Life Begins at 80
◎ Bing Xin
October 29, 1980
Dear Little Friends,
Every day I lie facing a lovely picture from my sickbed — the picture of a smiling little child wearing a doudu and carrying two big red peaches on the shoulder. It bears the inscriptions“On the 80th birthday of Comrade Bing Xin”and“With best wishes from the Children’s Literature, October 1980”on the margin and at the bottom, respectively.
Every morning, when I wake up, it gives me great joy and encouragement to see the picture in the bright sunshine. But the birthday gift hasn’t brought me to realize that I am already 80 years old!
Since I fell ill, many old friends have written to express their sympathy for me and meanwhile warn me never again to work so hard without regard for my old age. So, in reply to a friend’s letter, I said,“While Confucius refers to himself as often being ‘unaware of approaching old age’, I am, however, unaware that I am already old!”
For this unawareness, I owe a debt of gratitude to millions upon millions of my little readers! It is about 60 years since I began at the age of 23 to write intermittently Letters to Little Readers. The warm response expressed by many of my little friends after reading my letters has given me a perpetual feeling of being young!
During my illness, the editorial department of the China Juvenile Daily sent me flowers and took my picture. I also received many letters of sympathy from my friends and readers, whose good wishes inspired me with confidence in my speedy recovery. My illness started with cerebral thrombosis, and later I suffered a fracture in my right hipbone. As a result, I had difficulty getting around and writing by hand. You can imagine how it took me almost half an hour to finish writing this short note of only a few hundred words! As a Western saying goes,“Life begins at 40.”I hope that, starting from 1981, I’ll be able to try my hand at writing and moving around after my recovery. Life begins at 80. Let me strive to forge ahead with all my little friends!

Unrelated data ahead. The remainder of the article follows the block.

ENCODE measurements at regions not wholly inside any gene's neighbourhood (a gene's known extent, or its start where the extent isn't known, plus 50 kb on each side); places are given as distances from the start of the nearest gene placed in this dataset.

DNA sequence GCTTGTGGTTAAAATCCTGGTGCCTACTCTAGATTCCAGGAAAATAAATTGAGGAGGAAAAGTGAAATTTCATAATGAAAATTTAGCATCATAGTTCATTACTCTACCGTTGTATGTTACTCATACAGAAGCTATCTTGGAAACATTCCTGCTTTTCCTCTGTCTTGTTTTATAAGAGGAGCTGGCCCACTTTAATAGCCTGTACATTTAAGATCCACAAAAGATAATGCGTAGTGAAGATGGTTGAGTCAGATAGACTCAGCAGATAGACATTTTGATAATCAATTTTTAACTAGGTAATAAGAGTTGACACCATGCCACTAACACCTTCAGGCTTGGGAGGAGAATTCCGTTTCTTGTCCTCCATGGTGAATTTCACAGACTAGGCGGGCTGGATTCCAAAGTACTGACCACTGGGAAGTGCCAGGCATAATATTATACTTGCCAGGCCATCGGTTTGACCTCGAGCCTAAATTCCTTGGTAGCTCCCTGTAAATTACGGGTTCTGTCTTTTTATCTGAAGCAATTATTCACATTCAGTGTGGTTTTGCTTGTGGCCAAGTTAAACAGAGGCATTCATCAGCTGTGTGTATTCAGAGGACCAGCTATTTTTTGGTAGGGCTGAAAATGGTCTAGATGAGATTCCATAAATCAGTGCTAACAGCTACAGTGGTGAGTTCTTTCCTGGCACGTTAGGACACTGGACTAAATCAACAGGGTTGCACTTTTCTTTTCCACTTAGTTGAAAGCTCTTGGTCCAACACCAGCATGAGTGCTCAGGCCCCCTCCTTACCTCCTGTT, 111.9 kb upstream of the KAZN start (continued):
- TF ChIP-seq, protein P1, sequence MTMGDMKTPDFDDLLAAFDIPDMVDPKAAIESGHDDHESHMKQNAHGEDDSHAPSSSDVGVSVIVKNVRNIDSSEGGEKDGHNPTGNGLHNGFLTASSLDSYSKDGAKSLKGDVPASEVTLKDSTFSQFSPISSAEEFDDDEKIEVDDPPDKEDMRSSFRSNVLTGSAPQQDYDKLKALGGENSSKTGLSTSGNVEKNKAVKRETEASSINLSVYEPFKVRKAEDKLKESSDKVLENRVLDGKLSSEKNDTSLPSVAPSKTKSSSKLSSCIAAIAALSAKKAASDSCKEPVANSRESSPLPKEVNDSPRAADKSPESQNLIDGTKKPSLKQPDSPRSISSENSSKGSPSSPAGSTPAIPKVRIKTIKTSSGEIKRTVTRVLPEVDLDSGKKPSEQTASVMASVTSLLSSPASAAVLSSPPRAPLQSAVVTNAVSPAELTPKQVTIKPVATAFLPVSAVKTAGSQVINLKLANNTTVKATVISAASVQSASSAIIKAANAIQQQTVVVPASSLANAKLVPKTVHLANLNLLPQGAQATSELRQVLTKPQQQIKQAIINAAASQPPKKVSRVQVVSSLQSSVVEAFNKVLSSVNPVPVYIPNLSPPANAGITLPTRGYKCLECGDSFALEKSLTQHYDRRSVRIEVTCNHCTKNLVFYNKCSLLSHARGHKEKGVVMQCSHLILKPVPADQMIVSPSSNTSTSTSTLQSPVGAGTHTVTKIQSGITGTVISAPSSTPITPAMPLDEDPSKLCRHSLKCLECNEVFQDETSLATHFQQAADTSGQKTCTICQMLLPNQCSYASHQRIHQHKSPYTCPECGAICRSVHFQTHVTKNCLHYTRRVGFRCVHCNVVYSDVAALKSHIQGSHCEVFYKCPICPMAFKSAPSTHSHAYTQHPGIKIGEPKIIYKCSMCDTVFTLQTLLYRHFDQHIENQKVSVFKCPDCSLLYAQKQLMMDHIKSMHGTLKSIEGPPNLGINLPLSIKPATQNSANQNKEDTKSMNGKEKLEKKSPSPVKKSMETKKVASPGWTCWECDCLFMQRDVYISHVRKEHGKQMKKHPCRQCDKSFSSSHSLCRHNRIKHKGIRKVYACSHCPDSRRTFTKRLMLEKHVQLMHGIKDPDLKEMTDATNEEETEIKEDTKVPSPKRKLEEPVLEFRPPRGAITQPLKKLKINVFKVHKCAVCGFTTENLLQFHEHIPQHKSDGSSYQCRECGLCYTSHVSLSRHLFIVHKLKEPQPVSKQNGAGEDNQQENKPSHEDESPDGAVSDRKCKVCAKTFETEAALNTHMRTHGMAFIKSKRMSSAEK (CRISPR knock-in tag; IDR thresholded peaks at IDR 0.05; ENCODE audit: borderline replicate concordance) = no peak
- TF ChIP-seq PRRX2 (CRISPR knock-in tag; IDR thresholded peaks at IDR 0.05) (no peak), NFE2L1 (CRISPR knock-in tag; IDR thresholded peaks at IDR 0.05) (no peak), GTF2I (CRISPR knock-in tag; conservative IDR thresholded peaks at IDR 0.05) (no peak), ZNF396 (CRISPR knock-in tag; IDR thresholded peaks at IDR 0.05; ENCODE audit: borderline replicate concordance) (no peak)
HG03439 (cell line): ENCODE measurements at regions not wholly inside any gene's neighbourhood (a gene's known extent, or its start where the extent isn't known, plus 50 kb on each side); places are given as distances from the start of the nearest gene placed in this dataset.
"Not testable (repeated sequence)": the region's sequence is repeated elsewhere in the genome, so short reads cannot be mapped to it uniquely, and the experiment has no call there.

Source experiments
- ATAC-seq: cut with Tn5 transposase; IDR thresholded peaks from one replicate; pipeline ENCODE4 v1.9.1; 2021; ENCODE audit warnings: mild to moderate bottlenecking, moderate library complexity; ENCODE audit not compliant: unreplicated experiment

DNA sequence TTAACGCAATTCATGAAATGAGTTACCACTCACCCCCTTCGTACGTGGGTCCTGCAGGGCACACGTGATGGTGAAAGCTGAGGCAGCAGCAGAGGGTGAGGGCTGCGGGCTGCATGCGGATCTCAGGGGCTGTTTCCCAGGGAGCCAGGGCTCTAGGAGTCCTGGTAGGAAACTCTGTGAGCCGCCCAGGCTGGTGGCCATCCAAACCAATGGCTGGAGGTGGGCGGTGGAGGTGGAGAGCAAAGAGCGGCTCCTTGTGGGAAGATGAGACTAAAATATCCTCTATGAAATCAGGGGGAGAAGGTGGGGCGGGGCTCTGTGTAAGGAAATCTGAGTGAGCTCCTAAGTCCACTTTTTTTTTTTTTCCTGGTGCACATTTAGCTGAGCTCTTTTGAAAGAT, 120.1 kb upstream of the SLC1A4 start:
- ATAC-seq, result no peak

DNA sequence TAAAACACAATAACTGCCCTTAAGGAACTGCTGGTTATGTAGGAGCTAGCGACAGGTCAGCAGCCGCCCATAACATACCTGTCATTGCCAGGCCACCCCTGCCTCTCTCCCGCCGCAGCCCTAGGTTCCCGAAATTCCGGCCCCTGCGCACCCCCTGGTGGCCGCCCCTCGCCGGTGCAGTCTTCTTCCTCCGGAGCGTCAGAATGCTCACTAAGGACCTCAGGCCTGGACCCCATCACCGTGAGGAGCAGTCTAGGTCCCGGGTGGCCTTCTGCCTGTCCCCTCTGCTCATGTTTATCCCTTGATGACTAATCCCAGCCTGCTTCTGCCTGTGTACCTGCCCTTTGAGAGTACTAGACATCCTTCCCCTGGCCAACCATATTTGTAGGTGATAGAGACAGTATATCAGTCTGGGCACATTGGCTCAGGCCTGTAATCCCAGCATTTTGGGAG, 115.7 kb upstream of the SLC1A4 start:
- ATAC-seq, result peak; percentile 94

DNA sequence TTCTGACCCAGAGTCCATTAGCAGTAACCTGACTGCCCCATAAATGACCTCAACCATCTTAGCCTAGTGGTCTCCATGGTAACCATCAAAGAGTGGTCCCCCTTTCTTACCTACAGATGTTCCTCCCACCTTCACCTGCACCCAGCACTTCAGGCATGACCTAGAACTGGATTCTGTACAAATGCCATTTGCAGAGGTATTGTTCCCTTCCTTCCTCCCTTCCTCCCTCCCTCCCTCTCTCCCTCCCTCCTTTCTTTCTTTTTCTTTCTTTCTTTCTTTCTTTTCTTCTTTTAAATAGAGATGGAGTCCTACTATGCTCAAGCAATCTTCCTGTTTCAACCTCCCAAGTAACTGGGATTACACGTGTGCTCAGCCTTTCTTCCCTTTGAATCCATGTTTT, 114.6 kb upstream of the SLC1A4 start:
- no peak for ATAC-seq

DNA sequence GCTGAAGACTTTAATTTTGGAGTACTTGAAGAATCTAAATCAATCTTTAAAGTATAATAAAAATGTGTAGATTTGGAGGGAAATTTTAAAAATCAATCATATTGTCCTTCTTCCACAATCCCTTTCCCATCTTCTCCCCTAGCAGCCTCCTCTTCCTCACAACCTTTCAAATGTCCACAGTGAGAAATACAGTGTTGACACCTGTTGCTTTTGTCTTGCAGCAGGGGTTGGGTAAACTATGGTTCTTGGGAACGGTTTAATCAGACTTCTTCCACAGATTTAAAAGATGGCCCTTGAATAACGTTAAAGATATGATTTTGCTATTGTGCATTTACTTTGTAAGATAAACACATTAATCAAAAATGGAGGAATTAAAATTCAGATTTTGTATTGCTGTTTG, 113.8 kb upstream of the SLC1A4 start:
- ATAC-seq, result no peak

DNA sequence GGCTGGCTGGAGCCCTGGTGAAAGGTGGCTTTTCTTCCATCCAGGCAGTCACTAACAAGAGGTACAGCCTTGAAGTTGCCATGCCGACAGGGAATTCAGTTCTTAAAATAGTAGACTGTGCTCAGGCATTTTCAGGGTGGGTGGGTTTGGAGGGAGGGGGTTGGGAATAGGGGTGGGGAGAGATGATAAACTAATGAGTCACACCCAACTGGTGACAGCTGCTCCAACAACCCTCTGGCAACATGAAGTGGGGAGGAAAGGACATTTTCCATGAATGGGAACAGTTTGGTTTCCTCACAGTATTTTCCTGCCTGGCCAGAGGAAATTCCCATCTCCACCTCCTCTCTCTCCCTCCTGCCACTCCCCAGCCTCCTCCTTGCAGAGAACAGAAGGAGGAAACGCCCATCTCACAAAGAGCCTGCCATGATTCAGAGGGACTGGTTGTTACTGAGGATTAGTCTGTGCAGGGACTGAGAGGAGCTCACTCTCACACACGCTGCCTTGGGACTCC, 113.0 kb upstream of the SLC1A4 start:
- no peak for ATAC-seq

With every good wish,
Bing Xin, your loving friend
The title is a sentence quoted from the following letter written by Bing Xin in lieu of the preface to Vol. 3 of her Letters to Little Readers.
A diamond-shaped undergarment, worn usually by a child in China, covering the chest and abdomen, with bands going around the neck and waist.
“但是‘八十’这两个字，总不能使我相信我竟然已经八十岁了！”译为But the birthday gift hasn’t brought me to realize that I am already 80 years old!，其中hasn’t brought me to realize that …作“使我明白……”解，意同hasn’t made me conscious that …。
“又是责难，说：‘你以后千万不能再不服老了！’”可按“又是劝我勿再不顾年老而拼命”译为and meanwhile warn me never again to work so hard without regard for my old age；也可译为and meanwhile blame me for overworking myself and refusing to admit that I am old。
“自从我二十三岁起写《寄小读者》以来，断断续续地写了将近六十年”译为It is about 60 years since I began at the age of 23 to write intermittently Letters to Little Readers，其中“断断续续”可译为intermittently或off and on。
“这些信的祝福都使我相信我会很快康复起来”可按“他们的祝福激起我早日康复的信心”译为whose good wishes inspired me with confidence in my speedy recovery，比whose blessing made me believe in my early recovery更具表达力。
“脑血栓”译为cerebral thrombosis，也可译为a stroke，虽较通俗，但欠精确，因a stroke（中风）兼指“脑血栓”和“脑溢血”。
“写这几百字几乎用了半个小时”本可译为It took me almost half an hour to finish writing this short letter of a few hundred words!，现译为You can imagine how it took me almost half an hour to finish writing this short note of only a few hundred words! 或 Just imagine me taking almost half an hour to finish writing this short letter of only a few hundred words!，其中You can imagine how和Just imagine均为译文中的增益词，用以加强原意。